Level Tier Creature Talent Stat Points Skill Points Abilities* Abilities Total*
0 1 1 27 3 1, 2, 3 1, 2, 3
1 1 1 0, 0, 0 1, 2, 3
2 1 1 0, 0, 0 1, 2, 3
3 2 1 1 2 1, 2, 3 2, 4, 6
4 1 1 0, 0, 0 2, 4, 6
5 1 1 0, 0, 0 2, 4, 6
6 3 1 1 2 1, 2, 3 3, 6, 9
7 1 1 0, 0, 0 3, 6, 9
8 1 1 0, 0, 0 3, 6, 9
9 4 1 1 2 1, 2, 3 4, 8, 12
10 1 1 0, 0, 0 4, 8, 12
11 1 1 0, 0, 0 4, 8, 12
12 5 1 1 1 1, 2, 3 5, 10, 15
Normal creature leveling
*Depending on Creature Class (Fighter, Hybrid, Caster)


Elite creatures are almost as strong as a player character of the same Level and have a good chance of winning in a straight fight. They are useful if you want to distinguish a strong individual from other creatures, like a general or a companion that is supposed to be on the same level as the player characters.

Level Tier Creature Talent Stat Points Skill Points Abilities* Abilities Total*
0 1 1 27 6 1, 1, 1 1, 1, 1
1 1 1 1 0, 1, 2 1, 2, 3
2 1 1 1, 1, 2 2, 3, 5
3 2 1 1 2 0, 1, 2 2, 4, 7
4 1 1 1 1, 1, 2 3, 5, 9
5 1 1 0, 1, 2 3, 6, 11
6 3 1 1 2 1, 1, 2 4, 7, 13
7 1 1 1 0, 1, 2 4, 8, 15
8 1 1 1, 1, 2 5, 9, 17
9 4 1 1 2 0, 1, 2 5, 10, 19
10 1 1 1 1, 1, 2 6, 11, 21
11 1 1 0, 1, 2 6, 12, 23
12 5 1 1 1 1, 1, 2 7, 13, 25
Elite creature leveling
*Depending on Creature Class (Fighter, Hybrid, Caster)


Boss creatures are far stronger than a normal player character and are designed to be able to take down a whole group of them alone. All Bosses have advantage on all of their DRs.

There are different grades of Bosses. Each grade represents how many characters of the same Level it can take on. So a Level 1 grade 3 Boss is roughly as strong as three Level 1 characters.

Level Tier Creature Talent Stat Points Skill Points Abilities* Abilities Total*
0 1 1 27 9 2, 2, 2 2, 2, 2
1 1 1 1 0, 1, 2 2, 3, 4
2 1 1 1 1, 1, 2 3, 4, 6
3 2 1 1 2 0, 1, 2 3, 5, 8
4 1 1 1 1, 1, 2 4, 6, 10
5 1 1 1 0, 1, 2 4, 7, 12
6 3 1 1 2 1, 1, 2 5, 8, 14
7 1 1 1 0, 1, 2 5, 9, 16
8 1 1 1 1, 1, 2 6, 10, 18
9 4 1 1 2 0, 1, 2 6, 11, 20
10 1 1 1 1, 1, 2 7, 12, 22
11 1 1 1 0, 1, 2 7, 13, 24
12 5 1 1 1 1, 1, 2 8, 14, 26
Boss creature leveling
*Depending on Creature Class (Fighter, Hybrid, Caster)

The grade determines how high their Vitality and WP are. Their Vitality and WP are multiplied by their grade. For example, a Hybrid level 1 Boss creature with a Constitution of 12 and a Will of 10 would have a Vitality of 12+5=17 and a WP of 10+3=13 if they were grade 1. A grade 2 Boss would have 17*2=34 Vitality and 13*2=26 WP. A grade 3 Boss would have 17*3=51 Vitality and 13*3=39 WP, and so on.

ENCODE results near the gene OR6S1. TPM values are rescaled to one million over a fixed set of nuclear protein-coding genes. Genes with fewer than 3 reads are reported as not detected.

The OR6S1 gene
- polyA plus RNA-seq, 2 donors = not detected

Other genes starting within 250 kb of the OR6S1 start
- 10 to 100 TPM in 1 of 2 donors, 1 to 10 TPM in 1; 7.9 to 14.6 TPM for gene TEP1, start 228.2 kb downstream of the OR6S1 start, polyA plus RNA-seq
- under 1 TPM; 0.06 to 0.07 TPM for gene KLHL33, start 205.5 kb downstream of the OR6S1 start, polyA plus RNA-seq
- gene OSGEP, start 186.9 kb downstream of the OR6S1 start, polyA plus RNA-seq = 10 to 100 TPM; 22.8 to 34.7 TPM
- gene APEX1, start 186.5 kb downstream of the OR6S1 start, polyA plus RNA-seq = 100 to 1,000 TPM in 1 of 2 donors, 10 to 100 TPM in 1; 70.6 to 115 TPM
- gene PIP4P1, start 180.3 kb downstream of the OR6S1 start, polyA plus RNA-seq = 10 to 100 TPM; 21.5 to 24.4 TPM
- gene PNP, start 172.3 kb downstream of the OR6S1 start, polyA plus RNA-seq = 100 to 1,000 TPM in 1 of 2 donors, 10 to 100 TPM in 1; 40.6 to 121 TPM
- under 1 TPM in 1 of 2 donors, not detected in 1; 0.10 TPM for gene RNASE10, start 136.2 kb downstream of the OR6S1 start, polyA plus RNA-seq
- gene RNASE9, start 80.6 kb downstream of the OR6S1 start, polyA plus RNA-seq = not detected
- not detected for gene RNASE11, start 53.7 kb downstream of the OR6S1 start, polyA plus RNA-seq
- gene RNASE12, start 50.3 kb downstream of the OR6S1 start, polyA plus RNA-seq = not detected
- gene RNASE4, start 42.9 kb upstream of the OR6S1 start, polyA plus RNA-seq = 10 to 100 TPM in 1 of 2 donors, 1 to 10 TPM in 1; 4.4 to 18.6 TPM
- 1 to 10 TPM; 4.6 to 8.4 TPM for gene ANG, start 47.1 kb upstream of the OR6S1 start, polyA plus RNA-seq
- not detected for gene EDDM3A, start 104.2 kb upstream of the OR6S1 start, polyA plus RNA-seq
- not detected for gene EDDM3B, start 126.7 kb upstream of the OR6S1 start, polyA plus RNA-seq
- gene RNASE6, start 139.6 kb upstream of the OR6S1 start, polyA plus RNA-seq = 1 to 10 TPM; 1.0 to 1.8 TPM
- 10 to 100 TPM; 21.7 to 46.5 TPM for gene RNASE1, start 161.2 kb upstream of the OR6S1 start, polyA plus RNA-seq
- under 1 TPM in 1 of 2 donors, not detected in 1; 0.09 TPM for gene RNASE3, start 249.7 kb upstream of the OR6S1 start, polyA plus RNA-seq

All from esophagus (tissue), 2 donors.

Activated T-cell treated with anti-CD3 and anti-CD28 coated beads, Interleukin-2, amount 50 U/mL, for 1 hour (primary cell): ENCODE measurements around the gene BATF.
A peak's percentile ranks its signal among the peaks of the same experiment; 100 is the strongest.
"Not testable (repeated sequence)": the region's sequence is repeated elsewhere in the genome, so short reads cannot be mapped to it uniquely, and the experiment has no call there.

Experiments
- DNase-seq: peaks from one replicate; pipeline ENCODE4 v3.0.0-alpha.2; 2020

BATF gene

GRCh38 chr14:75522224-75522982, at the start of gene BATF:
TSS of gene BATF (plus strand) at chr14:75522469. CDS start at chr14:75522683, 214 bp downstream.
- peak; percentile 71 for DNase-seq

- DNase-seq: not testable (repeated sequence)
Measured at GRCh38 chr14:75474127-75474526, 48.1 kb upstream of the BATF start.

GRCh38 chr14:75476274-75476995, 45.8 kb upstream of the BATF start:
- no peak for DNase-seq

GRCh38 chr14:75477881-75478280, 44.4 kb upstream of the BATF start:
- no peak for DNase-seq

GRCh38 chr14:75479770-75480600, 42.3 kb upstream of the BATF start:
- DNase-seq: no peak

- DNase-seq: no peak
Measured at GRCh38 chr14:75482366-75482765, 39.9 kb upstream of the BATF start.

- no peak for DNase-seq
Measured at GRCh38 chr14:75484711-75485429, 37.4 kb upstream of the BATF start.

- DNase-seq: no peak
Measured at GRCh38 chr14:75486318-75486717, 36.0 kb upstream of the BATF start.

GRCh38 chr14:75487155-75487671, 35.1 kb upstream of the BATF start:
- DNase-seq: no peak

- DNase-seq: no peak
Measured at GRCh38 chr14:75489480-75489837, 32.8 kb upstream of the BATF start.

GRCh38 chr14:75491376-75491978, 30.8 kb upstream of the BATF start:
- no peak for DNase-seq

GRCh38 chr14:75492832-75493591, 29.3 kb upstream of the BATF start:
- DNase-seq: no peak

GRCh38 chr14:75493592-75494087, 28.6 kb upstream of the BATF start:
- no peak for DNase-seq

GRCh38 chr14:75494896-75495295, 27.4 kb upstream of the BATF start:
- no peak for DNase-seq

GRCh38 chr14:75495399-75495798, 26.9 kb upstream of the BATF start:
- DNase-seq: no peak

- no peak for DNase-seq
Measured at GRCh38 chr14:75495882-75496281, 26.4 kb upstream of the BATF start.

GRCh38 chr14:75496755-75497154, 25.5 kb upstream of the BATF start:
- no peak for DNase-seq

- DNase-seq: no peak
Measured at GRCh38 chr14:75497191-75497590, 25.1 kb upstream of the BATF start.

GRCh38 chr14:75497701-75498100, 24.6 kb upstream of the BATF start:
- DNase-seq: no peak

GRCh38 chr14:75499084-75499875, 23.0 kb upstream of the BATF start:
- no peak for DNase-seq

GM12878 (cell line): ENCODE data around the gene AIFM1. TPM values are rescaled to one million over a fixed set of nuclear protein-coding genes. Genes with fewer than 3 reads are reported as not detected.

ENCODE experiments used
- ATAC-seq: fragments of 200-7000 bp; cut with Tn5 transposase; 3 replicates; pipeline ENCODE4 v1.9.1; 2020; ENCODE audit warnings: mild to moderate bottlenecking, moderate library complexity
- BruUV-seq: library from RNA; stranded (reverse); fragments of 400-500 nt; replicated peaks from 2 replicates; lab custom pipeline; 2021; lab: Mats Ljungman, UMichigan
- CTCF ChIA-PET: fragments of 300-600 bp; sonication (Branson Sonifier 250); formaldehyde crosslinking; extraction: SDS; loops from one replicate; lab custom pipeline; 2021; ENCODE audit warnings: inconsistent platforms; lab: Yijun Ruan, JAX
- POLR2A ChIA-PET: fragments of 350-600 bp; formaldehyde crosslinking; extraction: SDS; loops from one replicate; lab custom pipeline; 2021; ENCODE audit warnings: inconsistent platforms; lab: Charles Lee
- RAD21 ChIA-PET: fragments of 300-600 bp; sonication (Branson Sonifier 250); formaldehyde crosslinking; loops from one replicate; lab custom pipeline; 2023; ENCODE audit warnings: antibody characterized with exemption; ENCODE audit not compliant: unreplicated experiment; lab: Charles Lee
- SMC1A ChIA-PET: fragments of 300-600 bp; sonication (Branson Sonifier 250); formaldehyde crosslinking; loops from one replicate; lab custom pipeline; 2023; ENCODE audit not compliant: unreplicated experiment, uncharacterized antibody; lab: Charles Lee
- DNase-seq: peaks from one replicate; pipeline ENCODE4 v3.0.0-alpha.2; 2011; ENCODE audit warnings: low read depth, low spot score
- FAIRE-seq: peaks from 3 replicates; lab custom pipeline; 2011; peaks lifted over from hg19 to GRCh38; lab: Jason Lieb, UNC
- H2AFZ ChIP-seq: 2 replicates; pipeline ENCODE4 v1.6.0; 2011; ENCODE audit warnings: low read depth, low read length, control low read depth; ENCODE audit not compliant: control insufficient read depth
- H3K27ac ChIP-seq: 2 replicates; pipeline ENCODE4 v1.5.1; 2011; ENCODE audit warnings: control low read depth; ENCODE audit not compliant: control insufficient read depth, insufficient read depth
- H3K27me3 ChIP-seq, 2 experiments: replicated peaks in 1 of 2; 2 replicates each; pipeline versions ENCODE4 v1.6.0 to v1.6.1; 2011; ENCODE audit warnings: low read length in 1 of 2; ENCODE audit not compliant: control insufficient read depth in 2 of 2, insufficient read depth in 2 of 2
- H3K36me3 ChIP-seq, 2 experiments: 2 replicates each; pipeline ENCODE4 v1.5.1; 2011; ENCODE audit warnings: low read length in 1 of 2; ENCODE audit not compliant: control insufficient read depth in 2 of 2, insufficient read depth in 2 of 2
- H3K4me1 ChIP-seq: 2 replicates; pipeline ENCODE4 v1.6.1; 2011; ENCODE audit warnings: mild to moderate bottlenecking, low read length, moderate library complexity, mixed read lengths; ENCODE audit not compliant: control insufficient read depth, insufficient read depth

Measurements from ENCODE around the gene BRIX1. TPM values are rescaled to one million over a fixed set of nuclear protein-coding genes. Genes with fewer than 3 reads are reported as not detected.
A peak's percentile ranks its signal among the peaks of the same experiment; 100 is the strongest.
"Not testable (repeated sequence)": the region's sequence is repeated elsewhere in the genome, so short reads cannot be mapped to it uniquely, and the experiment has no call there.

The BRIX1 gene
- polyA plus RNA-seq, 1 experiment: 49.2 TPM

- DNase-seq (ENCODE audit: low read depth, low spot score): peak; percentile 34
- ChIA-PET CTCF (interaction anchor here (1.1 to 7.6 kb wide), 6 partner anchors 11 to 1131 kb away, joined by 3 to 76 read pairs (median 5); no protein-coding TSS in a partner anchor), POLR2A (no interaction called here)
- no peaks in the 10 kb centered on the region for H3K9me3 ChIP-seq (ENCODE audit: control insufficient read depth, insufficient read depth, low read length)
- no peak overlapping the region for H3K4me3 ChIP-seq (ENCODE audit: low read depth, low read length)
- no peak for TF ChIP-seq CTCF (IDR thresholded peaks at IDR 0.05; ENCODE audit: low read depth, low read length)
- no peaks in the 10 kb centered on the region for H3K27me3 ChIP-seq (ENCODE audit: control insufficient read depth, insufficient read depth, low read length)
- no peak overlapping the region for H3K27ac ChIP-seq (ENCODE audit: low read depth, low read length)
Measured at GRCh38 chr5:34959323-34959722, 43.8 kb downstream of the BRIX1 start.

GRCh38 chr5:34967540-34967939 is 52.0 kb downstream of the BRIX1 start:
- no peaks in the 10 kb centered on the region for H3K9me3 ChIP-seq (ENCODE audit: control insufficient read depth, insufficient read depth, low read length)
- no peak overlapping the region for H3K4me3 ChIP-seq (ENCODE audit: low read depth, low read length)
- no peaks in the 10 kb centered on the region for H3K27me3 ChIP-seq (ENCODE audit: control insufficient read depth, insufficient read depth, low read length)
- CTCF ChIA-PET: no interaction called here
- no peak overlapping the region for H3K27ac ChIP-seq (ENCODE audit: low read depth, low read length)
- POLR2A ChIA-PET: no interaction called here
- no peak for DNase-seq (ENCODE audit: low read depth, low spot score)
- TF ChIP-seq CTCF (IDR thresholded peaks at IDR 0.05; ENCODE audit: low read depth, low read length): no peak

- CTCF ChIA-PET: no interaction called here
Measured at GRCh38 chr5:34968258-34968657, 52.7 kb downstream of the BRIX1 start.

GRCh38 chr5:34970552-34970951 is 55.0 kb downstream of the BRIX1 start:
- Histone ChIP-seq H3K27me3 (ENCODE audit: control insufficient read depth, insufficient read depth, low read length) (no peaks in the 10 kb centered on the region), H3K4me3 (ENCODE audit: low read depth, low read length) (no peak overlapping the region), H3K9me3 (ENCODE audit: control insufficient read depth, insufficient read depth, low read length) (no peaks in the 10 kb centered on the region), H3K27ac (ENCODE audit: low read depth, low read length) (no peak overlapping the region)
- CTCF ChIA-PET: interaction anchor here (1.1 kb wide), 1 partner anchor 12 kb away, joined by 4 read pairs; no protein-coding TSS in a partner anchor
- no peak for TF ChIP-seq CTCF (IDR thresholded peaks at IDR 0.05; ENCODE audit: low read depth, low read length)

For every grade beyond the first, they gain one additional turn per round. These additional turns are always after the turn of the next enemy that they are fighting. For example. You have a grade 4 Boss creature fighting against five player characters. Let us call them Abby, Betty, Charles, Douglas, and Eric. They have the following Initiatives: Boss 25, Abby 30, Betty 28, Charles 26, Douglas 24, and Eric 22. They would have the following order in the two first rounds:

Round Turn Initiative
1 Abby 30
1 Betty 28
1 Charles 26
1 Boss 25 (Grade 1)
1 Douglas 24
1 Boss Grade 2
1 Eric 22
1 Boss Grade 3
2 Abby 30
2 Boss Grade 4
2 Betty 28
2 Charles 26
2 Boss 25 (Grade 1)
2 Douglas 24
2 Boss Grade 2
2 Eric 22
2 Boss Grade 3
Example for turns for a Grade 4 boss creature

A Boss creature cannot gain more turns than there are enemies. It might be a better idea to have a higher-level boss with a lower grade if you want to have a single boss creature fight a whole group of players. It can otherwise lead the player characters to feel like they are just watching the boss act without them being able to do anything.

One thing that you also should take into account is that there are many Abilities and features that are triggered on each of a creature’s turns. For example, a grade 3 Boss that is poisoned for five rounds would trigger it three times in one round.